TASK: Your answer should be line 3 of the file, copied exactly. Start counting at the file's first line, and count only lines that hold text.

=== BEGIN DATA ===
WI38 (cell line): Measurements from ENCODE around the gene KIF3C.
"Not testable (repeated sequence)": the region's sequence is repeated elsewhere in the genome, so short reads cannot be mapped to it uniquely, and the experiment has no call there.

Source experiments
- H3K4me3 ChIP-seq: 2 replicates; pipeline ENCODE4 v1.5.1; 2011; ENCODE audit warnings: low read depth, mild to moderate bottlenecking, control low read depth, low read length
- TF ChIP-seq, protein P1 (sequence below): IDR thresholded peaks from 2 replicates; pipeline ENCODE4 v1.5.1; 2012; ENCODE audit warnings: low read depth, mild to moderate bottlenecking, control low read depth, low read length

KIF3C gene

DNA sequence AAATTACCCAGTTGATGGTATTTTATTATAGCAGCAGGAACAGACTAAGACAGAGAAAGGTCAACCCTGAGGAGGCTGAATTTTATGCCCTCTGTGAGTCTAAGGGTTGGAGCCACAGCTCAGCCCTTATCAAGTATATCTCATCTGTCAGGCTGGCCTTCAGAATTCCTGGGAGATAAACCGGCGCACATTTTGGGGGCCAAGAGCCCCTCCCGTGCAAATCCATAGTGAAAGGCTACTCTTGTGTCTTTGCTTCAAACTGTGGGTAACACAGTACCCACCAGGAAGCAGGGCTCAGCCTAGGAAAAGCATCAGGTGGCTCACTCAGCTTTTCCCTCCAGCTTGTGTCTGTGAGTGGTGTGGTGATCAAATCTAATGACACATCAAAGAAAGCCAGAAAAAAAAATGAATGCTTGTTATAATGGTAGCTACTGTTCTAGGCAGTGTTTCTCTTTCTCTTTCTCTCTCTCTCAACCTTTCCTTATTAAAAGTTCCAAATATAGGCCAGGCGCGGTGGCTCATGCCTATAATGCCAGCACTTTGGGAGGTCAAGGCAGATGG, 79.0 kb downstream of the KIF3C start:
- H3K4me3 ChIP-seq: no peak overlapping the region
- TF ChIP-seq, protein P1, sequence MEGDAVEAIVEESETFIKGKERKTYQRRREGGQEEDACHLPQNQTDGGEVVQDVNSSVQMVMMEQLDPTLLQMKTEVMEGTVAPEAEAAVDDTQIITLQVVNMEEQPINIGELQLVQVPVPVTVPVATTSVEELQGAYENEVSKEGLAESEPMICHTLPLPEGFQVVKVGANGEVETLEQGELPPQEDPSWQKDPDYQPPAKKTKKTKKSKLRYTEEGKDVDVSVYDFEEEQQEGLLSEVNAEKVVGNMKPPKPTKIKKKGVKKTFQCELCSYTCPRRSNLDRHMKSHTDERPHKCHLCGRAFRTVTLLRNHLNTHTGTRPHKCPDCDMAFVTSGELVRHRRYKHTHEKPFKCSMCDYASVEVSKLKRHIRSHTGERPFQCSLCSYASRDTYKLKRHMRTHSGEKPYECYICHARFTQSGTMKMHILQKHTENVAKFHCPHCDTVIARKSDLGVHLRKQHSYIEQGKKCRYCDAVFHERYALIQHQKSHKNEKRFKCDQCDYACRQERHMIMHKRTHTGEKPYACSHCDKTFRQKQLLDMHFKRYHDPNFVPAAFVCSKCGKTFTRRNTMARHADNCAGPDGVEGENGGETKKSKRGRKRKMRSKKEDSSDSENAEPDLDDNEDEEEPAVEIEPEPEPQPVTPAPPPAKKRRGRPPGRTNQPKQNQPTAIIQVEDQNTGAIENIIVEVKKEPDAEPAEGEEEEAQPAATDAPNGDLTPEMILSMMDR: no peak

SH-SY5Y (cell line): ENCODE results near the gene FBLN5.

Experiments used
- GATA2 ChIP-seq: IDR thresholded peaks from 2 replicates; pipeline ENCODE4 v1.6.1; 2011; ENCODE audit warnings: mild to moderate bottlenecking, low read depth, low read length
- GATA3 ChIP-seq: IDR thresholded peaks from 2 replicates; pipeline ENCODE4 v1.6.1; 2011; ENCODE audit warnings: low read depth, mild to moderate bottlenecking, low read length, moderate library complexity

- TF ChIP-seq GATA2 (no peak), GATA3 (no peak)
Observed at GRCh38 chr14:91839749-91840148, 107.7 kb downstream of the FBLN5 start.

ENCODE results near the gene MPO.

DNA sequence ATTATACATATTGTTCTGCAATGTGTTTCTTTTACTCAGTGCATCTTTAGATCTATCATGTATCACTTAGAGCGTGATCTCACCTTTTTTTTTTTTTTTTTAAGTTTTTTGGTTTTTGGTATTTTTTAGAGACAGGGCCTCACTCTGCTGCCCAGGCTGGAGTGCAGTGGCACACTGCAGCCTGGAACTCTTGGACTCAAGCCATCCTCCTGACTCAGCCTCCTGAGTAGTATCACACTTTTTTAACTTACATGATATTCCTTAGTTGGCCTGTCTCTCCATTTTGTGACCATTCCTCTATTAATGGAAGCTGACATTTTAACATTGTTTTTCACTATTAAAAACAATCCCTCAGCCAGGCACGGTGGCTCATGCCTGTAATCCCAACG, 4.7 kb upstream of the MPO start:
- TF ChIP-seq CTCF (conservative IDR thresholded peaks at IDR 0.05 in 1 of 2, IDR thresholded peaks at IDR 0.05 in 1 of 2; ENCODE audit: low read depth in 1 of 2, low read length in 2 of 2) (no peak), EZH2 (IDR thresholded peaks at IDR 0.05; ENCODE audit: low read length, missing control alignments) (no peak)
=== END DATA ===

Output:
Source experiments